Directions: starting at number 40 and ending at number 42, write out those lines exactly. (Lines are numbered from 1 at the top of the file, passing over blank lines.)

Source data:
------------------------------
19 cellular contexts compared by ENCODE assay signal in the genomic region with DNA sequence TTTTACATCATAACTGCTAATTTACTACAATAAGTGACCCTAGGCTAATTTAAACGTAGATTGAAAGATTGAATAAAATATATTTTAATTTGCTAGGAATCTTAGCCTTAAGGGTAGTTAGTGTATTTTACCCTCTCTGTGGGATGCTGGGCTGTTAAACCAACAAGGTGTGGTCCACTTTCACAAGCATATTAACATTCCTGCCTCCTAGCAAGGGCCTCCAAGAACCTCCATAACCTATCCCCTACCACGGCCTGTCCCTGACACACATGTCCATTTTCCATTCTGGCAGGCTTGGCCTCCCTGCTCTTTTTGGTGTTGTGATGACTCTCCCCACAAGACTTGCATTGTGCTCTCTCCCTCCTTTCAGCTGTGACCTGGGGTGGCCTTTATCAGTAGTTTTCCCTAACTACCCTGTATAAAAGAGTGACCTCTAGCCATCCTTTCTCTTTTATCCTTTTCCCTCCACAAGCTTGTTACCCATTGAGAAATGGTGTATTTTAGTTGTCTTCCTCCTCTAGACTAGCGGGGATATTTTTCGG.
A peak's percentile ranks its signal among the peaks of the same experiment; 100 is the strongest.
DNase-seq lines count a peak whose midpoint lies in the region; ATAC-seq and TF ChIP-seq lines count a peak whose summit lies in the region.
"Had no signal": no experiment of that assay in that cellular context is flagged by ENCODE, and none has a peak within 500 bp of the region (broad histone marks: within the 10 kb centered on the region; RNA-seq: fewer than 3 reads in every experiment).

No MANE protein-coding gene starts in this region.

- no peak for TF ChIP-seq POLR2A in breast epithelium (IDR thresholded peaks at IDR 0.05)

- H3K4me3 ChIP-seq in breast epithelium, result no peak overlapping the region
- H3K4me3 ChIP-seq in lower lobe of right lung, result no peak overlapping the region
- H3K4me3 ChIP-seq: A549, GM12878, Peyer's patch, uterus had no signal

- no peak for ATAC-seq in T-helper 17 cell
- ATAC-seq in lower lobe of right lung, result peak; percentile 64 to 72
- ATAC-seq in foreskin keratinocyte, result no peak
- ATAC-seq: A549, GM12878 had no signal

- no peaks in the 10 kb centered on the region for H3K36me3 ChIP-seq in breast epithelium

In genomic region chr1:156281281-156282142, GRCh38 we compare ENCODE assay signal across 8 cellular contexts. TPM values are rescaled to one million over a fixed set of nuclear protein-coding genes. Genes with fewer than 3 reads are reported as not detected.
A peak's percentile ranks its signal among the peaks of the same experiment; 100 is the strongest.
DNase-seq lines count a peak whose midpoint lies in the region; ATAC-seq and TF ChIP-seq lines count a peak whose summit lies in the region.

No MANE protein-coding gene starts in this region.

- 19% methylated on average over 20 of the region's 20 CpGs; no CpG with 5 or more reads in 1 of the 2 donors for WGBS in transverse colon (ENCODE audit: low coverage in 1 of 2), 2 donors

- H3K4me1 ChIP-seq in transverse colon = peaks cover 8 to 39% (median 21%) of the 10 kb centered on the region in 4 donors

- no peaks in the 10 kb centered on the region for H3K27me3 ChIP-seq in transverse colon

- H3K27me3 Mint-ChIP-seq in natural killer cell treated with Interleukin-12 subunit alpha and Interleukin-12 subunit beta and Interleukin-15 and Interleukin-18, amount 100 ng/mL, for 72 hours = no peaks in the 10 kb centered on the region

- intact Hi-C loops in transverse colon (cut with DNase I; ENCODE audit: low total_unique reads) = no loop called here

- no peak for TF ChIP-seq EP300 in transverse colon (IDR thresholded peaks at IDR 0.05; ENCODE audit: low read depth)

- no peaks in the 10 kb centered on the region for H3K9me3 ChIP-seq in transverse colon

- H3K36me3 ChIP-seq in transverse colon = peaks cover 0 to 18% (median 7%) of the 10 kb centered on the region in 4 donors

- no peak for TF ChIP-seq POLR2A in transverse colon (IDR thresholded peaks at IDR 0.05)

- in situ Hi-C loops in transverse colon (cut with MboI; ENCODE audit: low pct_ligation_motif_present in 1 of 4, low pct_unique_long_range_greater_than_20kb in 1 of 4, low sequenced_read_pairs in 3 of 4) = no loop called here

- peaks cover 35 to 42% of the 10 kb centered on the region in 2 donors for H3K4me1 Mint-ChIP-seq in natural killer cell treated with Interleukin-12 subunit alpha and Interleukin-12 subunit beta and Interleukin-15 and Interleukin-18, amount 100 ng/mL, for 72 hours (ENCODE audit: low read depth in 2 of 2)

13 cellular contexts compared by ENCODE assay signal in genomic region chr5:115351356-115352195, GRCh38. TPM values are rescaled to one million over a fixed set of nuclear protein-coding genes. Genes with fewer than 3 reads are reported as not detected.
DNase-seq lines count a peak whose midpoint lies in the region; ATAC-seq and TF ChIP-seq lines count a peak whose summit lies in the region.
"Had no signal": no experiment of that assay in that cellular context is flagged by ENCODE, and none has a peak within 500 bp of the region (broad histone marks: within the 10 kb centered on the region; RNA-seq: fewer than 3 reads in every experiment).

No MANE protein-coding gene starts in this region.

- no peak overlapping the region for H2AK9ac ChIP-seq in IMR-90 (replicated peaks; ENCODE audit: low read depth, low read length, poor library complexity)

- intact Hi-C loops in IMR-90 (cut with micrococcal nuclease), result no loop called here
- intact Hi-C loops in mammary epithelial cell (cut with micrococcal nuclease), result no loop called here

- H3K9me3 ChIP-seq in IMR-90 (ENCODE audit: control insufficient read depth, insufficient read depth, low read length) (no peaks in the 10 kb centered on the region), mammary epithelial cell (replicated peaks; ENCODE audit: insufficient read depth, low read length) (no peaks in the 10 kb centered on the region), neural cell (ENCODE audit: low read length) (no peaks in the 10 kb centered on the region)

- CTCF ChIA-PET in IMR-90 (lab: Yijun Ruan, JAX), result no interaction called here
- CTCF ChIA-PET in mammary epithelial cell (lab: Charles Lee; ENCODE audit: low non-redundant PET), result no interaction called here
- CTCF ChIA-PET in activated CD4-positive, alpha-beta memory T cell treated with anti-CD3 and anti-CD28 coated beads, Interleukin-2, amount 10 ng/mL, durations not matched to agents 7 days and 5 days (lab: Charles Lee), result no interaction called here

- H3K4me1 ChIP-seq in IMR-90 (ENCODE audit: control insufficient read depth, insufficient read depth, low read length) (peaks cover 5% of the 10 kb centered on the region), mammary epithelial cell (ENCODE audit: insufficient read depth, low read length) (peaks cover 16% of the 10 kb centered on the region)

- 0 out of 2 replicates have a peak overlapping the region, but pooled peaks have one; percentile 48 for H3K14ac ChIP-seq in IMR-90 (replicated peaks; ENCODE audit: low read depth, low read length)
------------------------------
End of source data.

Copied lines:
- CTCF ChIA-PET in activated CD4-positive, alpha-beta memory T cell treated with anti-CD3 and anti-CD28 coated beads, Interleukin-2, amount 10 ng/mL, durations not matched to agents 7 days and 5 days (lab: Charles Lee), result no interaction called here

- H3K4me1 ChIP-seq in IMR-90 (ENCODE audit: control insufficient read depth, insufficient read depth, low read length) (peaks cover 5% of the 10 kb centered on the region), mammary epithelial cell (ENCODE audit: insufficient read depth, low read length) (peaks cover 16% of the 10 kb centered on the region)

- 0 out of 2 replicates have a peak overlapping the region, but pooled peaks have one; percentile 48 for H3K14ac ChIP-seq in IMR-90 (replicated peaks; ENCODE audit: low read depth, low read length)